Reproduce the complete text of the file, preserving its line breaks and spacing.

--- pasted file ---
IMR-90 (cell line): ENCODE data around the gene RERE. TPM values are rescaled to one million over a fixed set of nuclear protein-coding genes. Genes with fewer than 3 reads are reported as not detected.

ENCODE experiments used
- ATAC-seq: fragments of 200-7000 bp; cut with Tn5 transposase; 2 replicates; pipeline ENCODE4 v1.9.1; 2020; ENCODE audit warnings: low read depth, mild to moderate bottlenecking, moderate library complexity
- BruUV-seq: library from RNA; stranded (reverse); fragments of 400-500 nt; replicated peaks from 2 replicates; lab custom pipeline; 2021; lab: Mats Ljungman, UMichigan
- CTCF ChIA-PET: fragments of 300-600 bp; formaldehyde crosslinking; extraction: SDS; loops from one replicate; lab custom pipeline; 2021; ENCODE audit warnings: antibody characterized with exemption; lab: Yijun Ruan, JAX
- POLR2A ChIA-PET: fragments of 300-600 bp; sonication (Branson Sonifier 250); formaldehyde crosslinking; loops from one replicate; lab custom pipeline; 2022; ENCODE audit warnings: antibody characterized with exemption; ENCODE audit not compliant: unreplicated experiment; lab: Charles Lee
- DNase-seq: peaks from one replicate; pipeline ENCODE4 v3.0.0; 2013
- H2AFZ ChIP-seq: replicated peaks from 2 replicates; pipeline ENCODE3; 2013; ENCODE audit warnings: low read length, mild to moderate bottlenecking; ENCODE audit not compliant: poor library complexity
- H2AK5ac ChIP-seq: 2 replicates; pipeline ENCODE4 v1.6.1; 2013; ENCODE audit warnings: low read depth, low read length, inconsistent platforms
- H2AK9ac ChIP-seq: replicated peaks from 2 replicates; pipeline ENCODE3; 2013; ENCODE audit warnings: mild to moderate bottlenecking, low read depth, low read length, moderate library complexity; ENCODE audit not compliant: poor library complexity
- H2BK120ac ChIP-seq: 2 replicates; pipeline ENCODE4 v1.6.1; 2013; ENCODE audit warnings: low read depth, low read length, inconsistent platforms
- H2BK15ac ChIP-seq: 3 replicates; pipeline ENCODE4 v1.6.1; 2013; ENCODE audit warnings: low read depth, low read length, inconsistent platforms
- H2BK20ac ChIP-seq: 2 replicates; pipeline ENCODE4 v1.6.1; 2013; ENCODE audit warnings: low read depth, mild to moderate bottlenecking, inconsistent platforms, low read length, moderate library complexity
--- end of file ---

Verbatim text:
IMR-90 (cell line): ENCODE data around the gene RERE. TPM values are rescaled to one million over a fixed set of nuclear protein-coding genes. Genes with fewer than 3 reads are reported as not detected.

ENCODE experiments used
- ATAC-seq: fragments of 200-7000 bp; cut with Tn5 transposase; 2 replicates; pipeline ENCODE4 v1.9.1; 2020; ENCODE audit warnings: low read depth, mild to moderate bottlenecking, moderate library complexity
- BruUV-seq: library from RNA; stranded (reverse); fragments of 400-500 nt; replicated peaks from 2 replicates; lab custom pipeline; 2021; lab: Mats Ljungman, UMichigan
- CTCF ChIA-PET: fragments of 300-600 bp; formaldehyde crosslinking; extraction: SDS; loops from one replicate; lab custom pipeline; 2021; ENCODE audit warnings: antibody characterized with exemption; lab: Yijun Ruan, JAX
- POLR2A ChIA-PET: fragments of 300-600 bp; sonication (Branson Sonifier 250); formaldehyde crosslinking; loops from one replicate; lab custom pipeline; 2022; ENCODE audit warnings: antibody characterized with exemption; ENCODE audit not compliant: unreplicated experiment; lab: Charles Lee
- DNase-seq: peaks from one replicate; pipeline ENCODE4 v3.0.0; 2013
- H2AFZ ChIP-seq: replicated peaks from 2 replicates; pipeline ENCODE3; 2013; ENCODE audit warnings: low read length, mild to moderate bottlenecking; ENCODE audit not compliant: poor library complexity
- H2AK5ac ChIP-seq: 2 replicates; pipeline ENCODE4 v1.6.1; 2013; ENCODE audit warnings: low read depth, low read length, inconsistent platforms
- H2AK9ac ChIP-seq: replicated peaks from 2 replicates; pipeline ENCODE3; 2013; ENCODE audit warnings: mild to moderate bottlenecking, low read depth, low read length, moderate library complexity; ENCODE audit not compliant: poor library complexity
- H2BK120ac ChIP-seq: 2 replicates; pipeline ENCODE4 v1.6.1; 2013; ENCODE audit warnings: low read depth, low read length, inconsistent platforms
- H2BK15ac ChIP-seq: 3 replicates; pipeline ENCODE4 v1.6.1; 2013; ENCODE audit warnings: low read depth, low read length, inconsistent platforms
- H2BK20ac ChIP-seq: 2 replicates; pipeline ENCODE4 v1.6.1; 2013; ENCODE audit warnings: low read depth, mild to moderate bottlenecking, inconsistent platforms, low read length, moderate library complexity